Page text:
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Exercise reduces damage after therapeutic irradiation to the brain

03.09.2008
Researchers at the Sahlgrenska Academy in Gothenburg show for the first time that exercise helps restore stem cell growth and improves behavior in young mice that suffered damage to the brain induced by a clinically relevant dose of radiation.

The researchers believe that these results are also applicable to children that have suffered damage due to radiotherapy of brain tumors.

Children that receive radiation treatment for brain tumors often develop learning and memory problems later in life that may be associated with attention deficits. These symptoms have been linked to radiation-induced damage, which not only kills cancer cells, but also stem cells that reside in the hippocampus, a region essential for proper memory function.

Dr. Andrew Naylor has previously studied the effects of physical exercise on stem cells, and Associate professor Klas Blomgren has studied the consequences of irradiation on brain cells. Together with Professor Georg Kuhn, a pioneer in the brain stem cell field, the group investigated whether physical training could counteract previously established damage to certain regions of the brain. They exposed nine-day-old mice to a radiation dose that resulted in damage to the mouse brain, similar to damage observed in human cancer patients. Half of the mice were given free access to a running wheel, which mice like to run on for extended periods of time. At 13 weeks of age, the mice were placed in an open space and were allowed to explore while their behavior was analyzed by studying a number of variables to describe their movement patterns.

The results from the study demonstrated that irradiated mice showed increased motor activity and altered movement patterns that were normalized if they were allowed to exercise. In addition, the mouse brains contained 50% more stem cells than their non-exercising counterparts. The researchers were also able to determine that newly formed nerve cells in an irradiated brain form fewer extensions, compared to a non-irradiated brain. The nerve extensions were not only fewer, but they also pointed in the wrong direction. Interestingly, if the animals were allowed to exercise, the nerve extensions were normalized. "These results suggest that irradiation-induced damage in children with brain tumors could be reduced if the child under guidance is allowed to do stimulating and fun exercise", says Professor Georg Kuhn.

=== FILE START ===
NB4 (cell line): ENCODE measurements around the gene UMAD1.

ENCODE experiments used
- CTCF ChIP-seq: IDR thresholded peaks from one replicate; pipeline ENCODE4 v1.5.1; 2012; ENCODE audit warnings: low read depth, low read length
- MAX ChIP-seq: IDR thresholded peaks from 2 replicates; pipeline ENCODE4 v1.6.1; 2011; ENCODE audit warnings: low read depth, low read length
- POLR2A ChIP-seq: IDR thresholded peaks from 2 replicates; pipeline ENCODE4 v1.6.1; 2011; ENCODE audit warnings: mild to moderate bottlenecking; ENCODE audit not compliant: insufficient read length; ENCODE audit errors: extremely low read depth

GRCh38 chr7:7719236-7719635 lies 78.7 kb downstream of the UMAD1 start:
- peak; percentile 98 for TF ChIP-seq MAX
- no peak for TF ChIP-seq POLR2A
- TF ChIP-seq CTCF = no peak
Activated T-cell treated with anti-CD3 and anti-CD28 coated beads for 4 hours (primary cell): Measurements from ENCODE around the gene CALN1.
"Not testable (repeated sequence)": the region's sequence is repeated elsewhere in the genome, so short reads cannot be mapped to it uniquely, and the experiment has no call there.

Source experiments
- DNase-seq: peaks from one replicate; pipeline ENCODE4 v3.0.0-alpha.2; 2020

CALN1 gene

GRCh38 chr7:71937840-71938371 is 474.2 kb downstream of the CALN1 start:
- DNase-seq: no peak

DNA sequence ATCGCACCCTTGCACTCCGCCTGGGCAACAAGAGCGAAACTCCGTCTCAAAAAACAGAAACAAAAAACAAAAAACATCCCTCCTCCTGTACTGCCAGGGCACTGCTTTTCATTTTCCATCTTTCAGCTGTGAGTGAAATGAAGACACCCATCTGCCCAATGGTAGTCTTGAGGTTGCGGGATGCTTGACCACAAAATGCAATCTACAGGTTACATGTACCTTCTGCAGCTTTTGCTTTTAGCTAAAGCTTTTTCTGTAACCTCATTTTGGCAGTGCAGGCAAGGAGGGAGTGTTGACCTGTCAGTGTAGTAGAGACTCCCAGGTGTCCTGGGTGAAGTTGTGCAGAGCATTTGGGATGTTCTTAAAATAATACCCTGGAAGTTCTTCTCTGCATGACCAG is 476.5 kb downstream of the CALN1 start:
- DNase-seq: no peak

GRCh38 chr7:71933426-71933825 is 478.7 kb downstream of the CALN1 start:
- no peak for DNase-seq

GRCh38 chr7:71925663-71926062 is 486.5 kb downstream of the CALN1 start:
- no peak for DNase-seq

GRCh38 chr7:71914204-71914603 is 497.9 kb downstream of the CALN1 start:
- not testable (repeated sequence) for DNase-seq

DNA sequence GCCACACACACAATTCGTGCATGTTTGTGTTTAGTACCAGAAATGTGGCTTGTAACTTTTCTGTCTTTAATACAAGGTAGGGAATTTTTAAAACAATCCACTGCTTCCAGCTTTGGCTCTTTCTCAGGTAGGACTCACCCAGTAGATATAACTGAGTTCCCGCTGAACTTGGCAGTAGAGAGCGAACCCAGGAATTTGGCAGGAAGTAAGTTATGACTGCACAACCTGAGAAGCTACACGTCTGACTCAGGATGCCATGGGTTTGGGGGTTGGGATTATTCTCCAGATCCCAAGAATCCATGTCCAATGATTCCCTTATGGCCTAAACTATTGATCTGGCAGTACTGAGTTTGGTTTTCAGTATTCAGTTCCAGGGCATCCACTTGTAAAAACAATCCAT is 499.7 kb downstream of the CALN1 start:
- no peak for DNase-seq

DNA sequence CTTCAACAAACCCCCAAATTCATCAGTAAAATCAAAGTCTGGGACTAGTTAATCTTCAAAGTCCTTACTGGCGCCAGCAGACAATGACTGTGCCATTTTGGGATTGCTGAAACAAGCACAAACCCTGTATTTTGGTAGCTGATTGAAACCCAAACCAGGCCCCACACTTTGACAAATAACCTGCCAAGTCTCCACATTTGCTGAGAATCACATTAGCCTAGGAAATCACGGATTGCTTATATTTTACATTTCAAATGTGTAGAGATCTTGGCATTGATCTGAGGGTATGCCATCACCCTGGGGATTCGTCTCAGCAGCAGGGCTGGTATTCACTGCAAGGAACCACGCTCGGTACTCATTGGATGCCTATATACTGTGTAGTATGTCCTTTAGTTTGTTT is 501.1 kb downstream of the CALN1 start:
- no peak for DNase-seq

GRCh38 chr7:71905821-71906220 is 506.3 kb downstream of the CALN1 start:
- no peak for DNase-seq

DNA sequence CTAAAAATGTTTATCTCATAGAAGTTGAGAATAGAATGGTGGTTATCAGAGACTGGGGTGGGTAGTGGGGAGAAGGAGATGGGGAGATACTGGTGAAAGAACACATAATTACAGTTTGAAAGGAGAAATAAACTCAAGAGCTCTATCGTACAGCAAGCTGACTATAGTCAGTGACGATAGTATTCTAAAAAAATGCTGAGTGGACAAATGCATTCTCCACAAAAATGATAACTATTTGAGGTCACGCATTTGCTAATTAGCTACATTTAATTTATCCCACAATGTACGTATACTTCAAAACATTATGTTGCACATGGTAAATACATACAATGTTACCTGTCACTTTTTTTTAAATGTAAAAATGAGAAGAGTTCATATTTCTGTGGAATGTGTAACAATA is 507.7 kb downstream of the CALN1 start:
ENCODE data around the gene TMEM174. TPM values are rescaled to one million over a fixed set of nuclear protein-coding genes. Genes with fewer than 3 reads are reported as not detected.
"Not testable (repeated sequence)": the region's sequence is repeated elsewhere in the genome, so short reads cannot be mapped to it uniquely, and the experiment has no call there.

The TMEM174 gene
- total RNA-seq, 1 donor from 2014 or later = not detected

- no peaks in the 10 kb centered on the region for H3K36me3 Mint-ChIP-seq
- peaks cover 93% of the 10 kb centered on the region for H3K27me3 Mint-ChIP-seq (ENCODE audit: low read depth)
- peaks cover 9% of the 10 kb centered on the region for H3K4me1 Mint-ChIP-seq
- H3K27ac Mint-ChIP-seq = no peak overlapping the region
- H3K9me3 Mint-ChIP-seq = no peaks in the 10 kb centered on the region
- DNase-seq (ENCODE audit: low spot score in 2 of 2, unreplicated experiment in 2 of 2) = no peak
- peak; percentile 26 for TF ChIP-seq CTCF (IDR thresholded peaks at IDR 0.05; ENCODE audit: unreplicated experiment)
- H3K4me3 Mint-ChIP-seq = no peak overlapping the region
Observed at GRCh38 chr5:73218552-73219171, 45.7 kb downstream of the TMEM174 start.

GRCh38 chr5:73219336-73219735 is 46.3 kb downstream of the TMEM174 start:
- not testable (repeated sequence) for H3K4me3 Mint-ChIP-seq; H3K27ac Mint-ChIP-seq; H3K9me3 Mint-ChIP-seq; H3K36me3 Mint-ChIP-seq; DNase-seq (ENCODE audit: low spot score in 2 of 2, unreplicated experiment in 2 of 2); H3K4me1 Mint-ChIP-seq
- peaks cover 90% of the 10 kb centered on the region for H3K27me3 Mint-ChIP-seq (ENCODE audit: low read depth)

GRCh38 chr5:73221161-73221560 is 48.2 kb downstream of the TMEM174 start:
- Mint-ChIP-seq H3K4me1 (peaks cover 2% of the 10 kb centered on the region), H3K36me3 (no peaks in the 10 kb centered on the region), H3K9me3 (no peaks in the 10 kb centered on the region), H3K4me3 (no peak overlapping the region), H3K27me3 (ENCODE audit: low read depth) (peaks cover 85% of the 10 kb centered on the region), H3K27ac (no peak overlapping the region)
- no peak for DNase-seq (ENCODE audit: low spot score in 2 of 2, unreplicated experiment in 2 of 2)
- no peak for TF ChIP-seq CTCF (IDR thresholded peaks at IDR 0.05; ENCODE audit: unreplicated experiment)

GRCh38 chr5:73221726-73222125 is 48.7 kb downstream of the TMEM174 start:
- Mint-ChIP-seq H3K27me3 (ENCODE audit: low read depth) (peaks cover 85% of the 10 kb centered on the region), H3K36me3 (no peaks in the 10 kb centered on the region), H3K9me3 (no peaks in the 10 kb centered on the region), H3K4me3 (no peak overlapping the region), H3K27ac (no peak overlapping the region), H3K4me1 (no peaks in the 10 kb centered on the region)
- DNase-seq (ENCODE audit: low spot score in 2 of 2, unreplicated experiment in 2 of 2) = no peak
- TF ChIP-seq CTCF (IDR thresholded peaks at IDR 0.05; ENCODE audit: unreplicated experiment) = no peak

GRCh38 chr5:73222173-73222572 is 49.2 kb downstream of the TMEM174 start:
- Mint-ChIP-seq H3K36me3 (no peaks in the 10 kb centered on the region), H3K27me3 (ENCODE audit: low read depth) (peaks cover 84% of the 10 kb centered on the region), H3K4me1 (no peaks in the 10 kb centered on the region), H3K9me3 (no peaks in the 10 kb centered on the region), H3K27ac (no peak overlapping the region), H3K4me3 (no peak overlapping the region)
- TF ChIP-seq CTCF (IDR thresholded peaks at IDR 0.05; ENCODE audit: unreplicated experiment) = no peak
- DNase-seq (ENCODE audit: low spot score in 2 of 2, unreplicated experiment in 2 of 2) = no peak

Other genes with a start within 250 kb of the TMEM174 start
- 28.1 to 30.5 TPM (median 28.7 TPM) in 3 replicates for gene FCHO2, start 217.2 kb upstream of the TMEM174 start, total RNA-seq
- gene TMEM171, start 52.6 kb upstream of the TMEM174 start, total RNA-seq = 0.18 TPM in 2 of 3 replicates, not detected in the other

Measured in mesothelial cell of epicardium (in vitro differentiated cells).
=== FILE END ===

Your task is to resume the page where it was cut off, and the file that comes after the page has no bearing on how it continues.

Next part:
Journal: Proceedings of the National Academy of Sciences USA
Title of article: Voluntary running rescues adult hippocampal neurogenesis after irradiation of the young mouse brain
Authors: Andrew Naylor, Klas Blomgren, Georg Kuhn
Link to article: http://www.pnas.org/content/early/2008/09/02/0711128105.full.pdf+html?sid=e05d83...
For further information, contact:
Professor Georg Kuhn, phone: +46 31 786 3435, +46 733 010 220, e-mail: georg.kuhn@neuro.gu.se

Associate professor/pediatrician Klas Blomgren, phone: +46 31 786 3376, +46 703 233 353, e-mail: klas.blomgren@neuro.gu.se

Ulrika Lundin
Press officer, The Sahlgrenska Academy at University of Gothenburg
Phone: +46 31 786 3869, +46 70 775 8851
e-mail: ulrika.lundin@sahlgrenska.gu.se
The Sahlgrenska Academy is the health science faculty at University of Gothenburg. It was formed in 2001, with the goal of bringing together the former faculties of medicine, health and care science and odontology.

Ulrika Lundin | idw
Further information:
http://www.vr.se
http://www.pnas.org/content/early/2008/09/02/0711128105.full.pdf+html?sid=e05d83...
http://www.sahlgrenska.gu.se

Further reports about: Academy Brain Irradiation Radiation Stem brain tumor damage radiation dose stem cells

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